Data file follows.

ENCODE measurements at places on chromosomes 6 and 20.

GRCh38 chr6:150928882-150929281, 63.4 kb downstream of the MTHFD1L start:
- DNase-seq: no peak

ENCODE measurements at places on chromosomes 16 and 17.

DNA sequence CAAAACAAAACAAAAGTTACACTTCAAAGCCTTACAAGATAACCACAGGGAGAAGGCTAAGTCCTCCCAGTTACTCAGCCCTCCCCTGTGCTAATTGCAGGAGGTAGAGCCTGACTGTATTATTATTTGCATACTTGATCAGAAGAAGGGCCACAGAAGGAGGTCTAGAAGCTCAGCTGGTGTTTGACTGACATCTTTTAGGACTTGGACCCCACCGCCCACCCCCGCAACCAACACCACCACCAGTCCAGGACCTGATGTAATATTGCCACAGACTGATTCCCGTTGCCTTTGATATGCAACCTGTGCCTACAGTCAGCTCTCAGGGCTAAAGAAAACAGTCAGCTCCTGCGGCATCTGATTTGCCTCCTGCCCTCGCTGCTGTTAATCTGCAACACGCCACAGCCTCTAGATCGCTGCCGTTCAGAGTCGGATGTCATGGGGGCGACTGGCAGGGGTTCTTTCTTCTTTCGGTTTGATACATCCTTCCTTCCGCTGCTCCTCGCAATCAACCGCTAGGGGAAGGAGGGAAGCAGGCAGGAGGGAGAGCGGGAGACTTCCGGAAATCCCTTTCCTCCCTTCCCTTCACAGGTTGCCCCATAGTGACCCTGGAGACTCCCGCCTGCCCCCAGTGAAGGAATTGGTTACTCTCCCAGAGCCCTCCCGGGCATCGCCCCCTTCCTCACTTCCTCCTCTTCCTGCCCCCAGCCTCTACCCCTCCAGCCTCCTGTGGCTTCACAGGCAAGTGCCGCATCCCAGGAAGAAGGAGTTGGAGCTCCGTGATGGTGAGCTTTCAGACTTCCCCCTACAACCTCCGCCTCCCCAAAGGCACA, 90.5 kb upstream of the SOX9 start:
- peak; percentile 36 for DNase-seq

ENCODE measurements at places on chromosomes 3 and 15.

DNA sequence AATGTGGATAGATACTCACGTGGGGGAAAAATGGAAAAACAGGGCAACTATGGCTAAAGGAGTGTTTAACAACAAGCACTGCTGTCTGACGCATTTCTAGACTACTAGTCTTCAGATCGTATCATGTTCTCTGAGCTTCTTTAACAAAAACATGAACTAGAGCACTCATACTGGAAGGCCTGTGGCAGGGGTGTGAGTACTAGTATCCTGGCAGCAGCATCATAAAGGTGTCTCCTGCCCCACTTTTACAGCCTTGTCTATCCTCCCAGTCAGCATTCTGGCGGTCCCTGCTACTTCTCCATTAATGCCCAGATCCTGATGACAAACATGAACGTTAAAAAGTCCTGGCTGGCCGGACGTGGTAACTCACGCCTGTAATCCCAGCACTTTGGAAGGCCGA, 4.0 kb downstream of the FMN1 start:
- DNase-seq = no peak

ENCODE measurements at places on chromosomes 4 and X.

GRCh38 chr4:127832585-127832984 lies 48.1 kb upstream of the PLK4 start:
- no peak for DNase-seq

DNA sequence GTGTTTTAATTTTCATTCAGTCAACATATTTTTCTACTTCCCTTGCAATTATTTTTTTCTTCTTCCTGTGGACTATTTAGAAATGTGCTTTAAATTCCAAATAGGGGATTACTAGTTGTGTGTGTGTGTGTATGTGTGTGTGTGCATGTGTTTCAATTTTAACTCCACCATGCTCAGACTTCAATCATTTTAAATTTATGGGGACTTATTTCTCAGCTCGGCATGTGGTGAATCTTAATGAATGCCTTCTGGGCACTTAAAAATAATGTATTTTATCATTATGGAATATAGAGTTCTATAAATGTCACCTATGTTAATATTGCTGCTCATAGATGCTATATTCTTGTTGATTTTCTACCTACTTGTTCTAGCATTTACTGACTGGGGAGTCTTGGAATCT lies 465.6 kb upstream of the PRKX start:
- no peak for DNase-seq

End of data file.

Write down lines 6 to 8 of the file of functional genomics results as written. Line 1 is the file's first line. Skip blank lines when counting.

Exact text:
- peak; percentile 36 for DNase-seq

ENCODE measurements at places on chromosomes 3 and 15.

DNA sequence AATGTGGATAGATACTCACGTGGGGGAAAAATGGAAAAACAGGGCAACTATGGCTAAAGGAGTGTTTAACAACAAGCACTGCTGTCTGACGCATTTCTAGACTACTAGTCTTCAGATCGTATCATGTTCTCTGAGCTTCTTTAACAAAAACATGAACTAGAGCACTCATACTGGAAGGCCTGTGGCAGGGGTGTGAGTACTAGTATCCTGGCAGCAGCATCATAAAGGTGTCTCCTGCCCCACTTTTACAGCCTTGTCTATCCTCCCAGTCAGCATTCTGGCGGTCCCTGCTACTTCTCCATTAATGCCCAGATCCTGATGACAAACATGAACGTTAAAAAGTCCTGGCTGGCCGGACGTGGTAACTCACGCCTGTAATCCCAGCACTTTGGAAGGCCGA, 4.0 kb downstream of the FMN1 start: